When Is My Medicare Effective Date? (When Does Medicare Start for Me?)

Fact Checked

For most people, your Medicare effective date can be as soon as the first day of the month you turn 65. But situations vary and some people are eligible to have coverage start much sooner.

Your Medicare effective date is the first day that you are covered under Medicare benefits, though the effective date may be different for Parts A and B. Your Medicare start date is influenced by when you are initially eligible for Medicare and when you enroll.

When Are You Eligible for Medicare?

For most people, Medicare enrollment eligibility starts at age 65. If you are under 65, there are instances in which you would be eligible for Medicare. Age is not the only factor in determining Medicare eligibility. To qualify for Medicare, you must also:

  • Be a U.S. citizen or permanent legal resident
  • Have lived in the U.S. for at least five years

When does your Medicare coverage start if you are turning 65?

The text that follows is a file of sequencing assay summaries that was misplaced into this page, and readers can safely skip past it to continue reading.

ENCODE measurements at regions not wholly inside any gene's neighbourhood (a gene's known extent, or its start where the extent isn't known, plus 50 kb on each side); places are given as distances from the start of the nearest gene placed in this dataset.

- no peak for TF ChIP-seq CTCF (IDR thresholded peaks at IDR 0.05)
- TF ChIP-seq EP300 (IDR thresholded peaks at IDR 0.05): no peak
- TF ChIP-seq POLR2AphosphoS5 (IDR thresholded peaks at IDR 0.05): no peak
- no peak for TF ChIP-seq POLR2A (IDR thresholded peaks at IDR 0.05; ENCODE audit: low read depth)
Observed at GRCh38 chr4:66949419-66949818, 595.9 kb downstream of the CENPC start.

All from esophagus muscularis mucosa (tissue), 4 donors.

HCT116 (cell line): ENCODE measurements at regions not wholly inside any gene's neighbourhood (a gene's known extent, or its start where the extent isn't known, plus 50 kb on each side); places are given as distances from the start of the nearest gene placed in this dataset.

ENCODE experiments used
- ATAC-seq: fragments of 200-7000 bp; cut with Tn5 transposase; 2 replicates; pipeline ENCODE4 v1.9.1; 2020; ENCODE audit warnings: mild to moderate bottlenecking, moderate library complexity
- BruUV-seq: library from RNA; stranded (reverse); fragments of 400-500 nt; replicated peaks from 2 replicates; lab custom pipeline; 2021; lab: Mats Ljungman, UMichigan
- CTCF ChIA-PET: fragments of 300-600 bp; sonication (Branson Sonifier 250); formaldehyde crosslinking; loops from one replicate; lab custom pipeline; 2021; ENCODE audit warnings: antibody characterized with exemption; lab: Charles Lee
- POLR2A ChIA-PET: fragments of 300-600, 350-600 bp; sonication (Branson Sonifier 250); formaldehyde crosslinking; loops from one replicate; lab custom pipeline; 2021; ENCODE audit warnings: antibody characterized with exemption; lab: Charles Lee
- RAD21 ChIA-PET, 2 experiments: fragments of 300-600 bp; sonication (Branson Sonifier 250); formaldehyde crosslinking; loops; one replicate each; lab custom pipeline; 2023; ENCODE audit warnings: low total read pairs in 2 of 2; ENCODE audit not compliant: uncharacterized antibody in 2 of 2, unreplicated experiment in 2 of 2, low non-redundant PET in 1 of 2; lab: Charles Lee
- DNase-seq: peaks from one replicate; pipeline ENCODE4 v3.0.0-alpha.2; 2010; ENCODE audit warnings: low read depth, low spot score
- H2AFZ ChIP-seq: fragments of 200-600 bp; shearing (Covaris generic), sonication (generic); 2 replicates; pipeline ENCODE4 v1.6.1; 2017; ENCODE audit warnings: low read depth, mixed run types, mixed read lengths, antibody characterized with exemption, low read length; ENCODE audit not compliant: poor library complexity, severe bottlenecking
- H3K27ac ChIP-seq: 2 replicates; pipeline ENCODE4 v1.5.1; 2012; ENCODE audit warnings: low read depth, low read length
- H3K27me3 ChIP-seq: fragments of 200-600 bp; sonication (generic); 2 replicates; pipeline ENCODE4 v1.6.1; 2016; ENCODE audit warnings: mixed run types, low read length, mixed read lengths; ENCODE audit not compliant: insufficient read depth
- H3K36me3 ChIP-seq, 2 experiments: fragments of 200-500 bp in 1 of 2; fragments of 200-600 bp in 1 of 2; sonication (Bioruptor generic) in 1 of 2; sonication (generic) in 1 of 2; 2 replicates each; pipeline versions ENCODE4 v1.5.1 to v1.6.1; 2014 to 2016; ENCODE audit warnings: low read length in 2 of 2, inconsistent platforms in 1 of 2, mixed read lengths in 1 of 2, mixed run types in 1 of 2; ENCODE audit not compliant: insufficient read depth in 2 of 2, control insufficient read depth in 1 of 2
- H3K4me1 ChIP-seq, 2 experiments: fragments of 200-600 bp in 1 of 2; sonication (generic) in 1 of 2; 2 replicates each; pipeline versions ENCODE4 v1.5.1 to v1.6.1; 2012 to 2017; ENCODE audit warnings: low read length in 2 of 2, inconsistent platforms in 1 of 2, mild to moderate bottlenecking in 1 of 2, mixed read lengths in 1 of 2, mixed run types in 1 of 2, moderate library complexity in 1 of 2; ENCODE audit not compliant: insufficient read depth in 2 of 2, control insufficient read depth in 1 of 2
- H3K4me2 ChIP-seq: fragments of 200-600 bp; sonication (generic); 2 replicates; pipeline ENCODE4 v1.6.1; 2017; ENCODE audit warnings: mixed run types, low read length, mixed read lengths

Medicare coverage start dates depend on when you enroll. The Initial Enrollment Period (IEP) is a seven-month period to enroll in Medicare. You first become eligible to enroll in Medicare three months before you turn 65 and it ends three months after you turn 65.

The coverage start date is heavily dependent on when you enroll during this time frame.

When you sign up for Part A and/or B When coverage starts
Months 1 to 3 before turning 65 The first day of the month you turn 65
The month you turn 65 to 3 months after The first day of the month after you sign up

When are you eligible for Medicare before the age of 65?

If you are collecting Social Security Administration (SSA) Disability, you are eligible for Medicare 25 months after you qualify for benefits.

Other conditions have shorter time frames. For example, for amyotrophic lateral sclerosis (ALS) you are immediately eligible for Medicare when approved for SSA. For end-stage renal disease (ESRD) the time period is three months after receiving dialysis or having a kidney transplant.

When Should You Enroll in Medicare if You Are Turning 65 Soon?

You should start Medicare enrollment before you turn 65, but there’s a window of opportunity for your Initial Enrollment Period. And if you’re collecting SSA benefits, your enrollment is automatic.

How do you enroll if you are going to start collecting SSA benefits?

You will automatically be enrolled in Medicare Parts A and B if you are collecting SSA benefits prior to age 65.